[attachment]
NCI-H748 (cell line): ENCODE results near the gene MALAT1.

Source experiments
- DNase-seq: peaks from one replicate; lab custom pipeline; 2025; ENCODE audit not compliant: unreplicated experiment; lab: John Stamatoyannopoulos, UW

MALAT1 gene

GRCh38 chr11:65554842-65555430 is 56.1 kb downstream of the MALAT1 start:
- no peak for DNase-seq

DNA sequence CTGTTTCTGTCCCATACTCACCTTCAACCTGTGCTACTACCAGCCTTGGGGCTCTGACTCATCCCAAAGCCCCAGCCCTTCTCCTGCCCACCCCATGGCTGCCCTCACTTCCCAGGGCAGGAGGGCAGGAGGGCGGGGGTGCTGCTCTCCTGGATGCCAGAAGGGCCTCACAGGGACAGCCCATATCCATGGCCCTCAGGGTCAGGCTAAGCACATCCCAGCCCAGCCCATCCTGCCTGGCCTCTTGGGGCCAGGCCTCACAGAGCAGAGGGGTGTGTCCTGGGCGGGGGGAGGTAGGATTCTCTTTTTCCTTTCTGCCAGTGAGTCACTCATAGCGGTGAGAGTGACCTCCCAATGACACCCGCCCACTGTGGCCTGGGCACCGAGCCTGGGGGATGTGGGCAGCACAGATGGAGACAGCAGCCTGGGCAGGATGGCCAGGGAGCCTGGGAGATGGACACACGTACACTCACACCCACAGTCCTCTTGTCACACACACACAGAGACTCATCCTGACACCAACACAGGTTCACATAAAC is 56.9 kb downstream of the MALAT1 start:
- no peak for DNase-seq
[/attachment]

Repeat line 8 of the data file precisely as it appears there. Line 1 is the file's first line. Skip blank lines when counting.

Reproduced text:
- no peak for DNase-seq